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Cameron closes conference with tax cut promises

David Cameron has closed his party’s conference in Birmingham with a pair of tax-cutting pledges aimed at the higher and lower ends of the income spectrum.

He pledged a further increase in the personal allowance for income tax to £12,500 from £10,500 – a direct lift of a Lib Dem pledge – and a rise in the 40p tax threshold to £50,000, which analysts say would benefit the top 15% of taxpayers.

His speech seemed to go down well with the commentariat, with other major sections on the D-Day anniversary, fighting Islamic State, ‘English votes for English laws’, the value of hard work and rising employment, the deficit and £25bn cuts in the first two years of the next Parliament, the Modern Slavery Bill, housing, education, pensions, the NHS, immigration, and a ‘British Bill of Rights’.

Cameron said the personal allowance measure “will take one million more of the lowest paid workers out of income tax – and will give a tax cut to 30 million more. So with us, if you work 30 hours a week on minimum wage, you will pay no income tax at all. Nothing. Zero. Zilch. Lower taxes for our hardworking people…that’s what I call a Britain that everyone is proud to call home.”

Danny Alexander, the Lib Dem chief secretary to the Treasury called it a “shameless attempt to copy Liberal Democrat tax policy”, which the Tories opposed at the last election, and said it should be paid for by the richest, not by more cuts aimed at the working-age poor.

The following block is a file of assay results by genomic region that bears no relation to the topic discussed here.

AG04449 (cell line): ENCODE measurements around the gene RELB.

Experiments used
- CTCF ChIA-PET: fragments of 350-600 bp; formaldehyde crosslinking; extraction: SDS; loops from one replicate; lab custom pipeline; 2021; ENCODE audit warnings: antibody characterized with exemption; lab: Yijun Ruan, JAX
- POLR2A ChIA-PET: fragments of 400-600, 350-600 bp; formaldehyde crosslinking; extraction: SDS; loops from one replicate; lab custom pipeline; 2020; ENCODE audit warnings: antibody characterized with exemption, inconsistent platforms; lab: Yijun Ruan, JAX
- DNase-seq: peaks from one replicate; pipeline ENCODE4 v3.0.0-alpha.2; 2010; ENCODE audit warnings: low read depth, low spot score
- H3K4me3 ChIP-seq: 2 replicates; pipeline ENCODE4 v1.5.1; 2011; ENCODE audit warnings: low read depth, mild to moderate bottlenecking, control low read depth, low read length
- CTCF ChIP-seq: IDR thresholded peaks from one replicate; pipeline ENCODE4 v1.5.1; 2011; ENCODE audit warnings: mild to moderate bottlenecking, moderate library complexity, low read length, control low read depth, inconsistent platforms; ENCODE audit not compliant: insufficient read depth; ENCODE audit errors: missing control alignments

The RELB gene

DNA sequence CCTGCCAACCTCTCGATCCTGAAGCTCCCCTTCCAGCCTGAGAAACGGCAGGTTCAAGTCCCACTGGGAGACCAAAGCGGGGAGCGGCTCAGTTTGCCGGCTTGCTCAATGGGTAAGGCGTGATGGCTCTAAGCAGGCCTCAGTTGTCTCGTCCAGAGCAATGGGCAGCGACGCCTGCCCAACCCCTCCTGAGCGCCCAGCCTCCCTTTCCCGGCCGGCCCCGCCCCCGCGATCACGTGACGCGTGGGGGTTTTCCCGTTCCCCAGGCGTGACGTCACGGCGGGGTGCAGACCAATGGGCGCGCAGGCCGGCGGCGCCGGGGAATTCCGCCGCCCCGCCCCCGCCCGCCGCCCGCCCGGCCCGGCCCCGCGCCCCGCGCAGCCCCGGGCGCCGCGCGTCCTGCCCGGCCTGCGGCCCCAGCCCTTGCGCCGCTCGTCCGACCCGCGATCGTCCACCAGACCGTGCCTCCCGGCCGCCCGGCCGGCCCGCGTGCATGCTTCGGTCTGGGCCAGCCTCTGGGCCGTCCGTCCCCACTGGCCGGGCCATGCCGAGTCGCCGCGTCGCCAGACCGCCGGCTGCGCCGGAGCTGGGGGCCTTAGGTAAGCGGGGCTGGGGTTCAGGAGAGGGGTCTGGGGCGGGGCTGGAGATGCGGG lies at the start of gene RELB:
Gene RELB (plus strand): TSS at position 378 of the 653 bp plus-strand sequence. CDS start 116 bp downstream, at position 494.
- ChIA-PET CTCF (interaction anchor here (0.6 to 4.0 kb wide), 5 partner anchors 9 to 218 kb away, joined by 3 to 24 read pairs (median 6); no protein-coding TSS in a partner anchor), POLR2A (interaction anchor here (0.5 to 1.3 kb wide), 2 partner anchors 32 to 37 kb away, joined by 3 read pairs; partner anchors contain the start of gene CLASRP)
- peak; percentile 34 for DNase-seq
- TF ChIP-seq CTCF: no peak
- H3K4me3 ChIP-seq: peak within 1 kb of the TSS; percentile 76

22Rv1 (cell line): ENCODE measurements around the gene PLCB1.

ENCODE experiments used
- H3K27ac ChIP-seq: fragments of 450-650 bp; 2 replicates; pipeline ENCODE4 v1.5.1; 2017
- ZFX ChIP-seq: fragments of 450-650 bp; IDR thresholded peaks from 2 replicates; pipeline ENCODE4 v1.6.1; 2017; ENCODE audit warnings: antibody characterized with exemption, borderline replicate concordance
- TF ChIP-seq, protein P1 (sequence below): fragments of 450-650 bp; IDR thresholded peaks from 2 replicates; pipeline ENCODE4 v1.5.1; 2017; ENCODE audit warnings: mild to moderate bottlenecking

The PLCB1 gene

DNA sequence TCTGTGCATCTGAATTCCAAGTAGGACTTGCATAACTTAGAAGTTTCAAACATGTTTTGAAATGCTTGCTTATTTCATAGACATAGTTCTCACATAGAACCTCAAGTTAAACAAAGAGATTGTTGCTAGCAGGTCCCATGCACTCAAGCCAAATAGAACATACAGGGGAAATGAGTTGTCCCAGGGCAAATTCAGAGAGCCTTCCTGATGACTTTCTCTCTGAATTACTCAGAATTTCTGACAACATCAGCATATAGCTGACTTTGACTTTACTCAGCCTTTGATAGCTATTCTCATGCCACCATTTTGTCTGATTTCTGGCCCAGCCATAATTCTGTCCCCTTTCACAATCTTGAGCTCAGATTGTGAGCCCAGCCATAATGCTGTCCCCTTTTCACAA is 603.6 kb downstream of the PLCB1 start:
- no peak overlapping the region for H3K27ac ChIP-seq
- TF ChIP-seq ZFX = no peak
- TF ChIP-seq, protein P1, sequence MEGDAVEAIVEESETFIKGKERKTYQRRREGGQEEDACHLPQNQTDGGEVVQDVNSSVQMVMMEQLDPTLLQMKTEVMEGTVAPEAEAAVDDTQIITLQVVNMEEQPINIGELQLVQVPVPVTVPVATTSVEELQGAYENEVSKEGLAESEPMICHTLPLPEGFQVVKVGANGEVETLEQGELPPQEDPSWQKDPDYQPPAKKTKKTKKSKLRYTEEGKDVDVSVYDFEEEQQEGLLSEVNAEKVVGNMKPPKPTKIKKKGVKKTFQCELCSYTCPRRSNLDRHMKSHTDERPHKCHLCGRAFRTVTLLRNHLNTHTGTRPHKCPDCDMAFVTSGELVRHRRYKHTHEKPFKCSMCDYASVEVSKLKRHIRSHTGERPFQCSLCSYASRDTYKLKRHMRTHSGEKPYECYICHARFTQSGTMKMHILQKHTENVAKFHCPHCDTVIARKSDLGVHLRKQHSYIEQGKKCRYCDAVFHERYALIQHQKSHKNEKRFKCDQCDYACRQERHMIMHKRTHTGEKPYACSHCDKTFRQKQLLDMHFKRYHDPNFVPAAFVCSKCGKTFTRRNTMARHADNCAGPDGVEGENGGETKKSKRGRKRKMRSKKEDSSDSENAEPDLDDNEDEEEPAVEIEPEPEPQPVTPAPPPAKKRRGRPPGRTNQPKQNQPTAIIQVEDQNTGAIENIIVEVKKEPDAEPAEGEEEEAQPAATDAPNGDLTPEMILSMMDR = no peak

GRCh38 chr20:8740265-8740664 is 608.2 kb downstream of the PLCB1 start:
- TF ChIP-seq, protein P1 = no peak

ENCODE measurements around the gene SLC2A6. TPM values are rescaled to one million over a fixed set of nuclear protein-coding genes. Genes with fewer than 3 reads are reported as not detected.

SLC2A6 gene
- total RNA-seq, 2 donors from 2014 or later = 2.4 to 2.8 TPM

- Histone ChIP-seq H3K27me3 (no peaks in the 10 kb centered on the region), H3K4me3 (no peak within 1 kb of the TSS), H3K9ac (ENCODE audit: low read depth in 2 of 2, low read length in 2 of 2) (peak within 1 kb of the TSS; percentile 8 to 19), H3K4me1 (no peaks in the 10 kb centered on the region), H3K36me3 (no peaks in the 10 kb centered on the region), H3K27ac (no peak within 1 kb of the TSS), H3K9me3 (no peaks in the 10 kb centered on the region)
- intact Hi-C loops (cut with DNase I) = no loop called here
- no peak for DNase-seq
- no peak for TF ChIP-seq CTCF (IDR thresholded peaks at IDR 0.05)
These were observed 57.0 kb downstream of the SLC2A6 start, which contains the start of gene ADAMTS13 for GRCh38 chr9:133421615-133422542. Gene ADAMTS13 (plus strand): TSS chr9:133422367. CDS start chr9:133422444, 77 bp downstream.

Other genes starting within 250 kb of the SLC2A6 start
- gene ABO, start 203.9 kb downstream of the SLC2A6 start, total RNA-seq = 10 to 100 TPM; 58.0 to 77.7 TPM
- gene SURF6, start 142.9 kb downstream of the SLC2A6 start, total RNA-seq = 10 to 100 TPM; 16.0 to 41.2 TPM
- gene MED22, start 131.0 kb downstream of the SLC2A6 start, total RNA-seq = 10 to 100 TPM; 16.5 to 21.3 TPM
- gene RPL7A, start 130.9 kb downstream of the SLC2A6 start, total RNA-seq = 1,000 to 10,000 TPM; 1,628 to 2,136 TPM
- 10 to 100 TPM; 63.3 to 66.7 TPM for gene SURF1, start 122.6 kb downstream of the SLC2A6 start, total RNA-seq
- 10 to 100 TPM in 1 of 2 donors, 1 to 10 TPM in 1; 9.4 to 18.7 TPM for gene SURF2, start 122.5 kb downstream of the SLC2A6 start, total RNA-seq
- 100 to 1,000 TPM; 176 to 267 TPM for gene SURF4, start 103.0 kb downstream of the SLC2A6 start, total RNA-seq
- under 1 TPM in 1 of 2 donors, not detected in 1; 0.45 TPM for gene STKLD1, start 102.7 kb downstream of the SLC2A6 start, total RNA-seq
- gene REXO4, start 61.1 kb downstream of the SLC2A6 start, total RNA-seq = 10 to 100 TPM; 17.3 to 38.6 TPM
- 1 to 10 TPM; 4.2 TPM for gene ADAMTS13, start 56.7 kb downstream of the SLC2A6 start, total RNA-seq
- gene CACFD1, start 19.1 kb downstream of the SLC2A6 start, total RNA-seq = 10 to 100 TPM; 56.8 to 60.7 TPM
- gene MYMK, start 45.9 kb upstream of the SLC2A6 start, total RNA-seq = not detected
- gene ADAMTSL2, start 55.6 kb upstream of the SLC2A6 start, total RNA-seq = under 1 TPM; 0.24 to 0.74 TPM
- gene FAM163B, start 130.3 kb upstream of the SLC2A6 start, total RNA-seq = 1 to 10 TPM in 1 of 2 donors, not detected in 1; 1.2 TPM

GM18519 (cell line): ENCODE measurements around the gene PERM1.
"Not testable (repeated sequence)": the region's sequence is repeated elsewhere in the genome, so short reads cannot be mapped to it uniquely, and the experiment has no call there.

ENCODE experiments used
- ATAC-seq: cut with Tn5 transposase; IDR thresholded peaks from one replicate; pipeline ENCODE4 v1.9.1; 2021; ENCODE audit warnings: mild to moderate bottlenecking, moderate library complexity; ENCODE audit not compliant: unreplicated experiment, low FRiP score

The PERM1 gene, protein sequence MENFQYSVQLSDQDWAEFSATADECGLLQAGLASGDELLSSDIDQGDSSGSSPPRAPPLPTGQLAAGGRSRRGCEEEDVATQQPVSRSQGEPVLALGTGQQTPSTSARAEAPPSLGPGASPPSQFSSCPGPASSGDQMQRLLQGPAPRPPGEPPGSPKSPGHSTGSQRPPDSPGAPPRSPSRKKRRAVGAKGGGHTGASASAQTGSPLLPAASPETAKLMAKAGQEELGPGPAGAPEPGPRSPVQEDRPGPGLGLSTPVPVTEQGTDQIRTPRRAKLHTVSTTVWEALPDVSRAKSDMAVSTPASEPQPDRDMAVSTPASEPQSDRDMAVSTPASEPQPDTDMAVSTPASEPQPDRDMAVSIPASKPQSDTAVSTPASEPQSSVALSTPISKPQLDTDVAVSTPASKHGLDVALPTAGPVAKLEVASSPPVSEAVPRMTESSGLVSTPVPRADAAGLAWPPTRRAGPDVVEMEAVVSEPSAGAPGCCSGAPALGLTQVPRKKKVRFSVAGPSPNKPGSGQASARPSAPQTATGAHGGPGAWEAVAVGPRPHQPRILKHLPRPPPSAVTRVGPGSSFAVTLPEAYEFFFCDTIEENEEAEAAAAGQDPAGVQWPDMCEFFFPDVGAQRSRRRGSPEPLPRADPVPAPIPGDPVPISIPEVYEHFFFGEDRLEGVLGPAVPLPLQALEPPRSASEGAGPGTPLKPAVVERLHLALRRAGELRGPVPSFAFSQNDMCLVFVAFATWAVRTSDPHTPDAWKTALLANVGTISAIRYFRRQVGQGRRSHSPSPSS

Discussing the 40p tax rate threshold rise, Cameron said: “The 40p tax rate was only supposed to be paid by the most well-off people in our country, but in the past couple of decades, far too many have been dragged into it: teachers, police officers.

“I want to take action that’s long overdue, and bring back some fairness to tax.”

Shadow chancellor Ed Balls said Cameron’s figures were “pie in the sky” and unfunded, and said the party stood up only for a “privileged few”.

Michael Gove MP, the Tory chief whip, said the money for the tax cuts will come from the public spending cuts – but when challenged by the BBC’s Martha Kearney, who said these savings were meant to go on cutting the deficit, Gove said there will also be “proceeds from growth”.

Patrick O’Flynn, Ukip’s economic spokesman, said: “They say that imitation is the sincerest form of flattery and I am delighted that the prime minister has responded so hurriedly to Ukip’s tax-cutting agenda.”

Paul Johnson, director of the Institute for Fiscal Studies, said the two tax cuts together will cost £7bn a year by 2020. Even the personal allowance move doesn’t help the poorest or the lowest earners, he said, as they tend not to be income tax already. Helping them would require an increase in benefits, but the Conservatives have pledged this week to further cut benefits.

Cameron's full speech is here.


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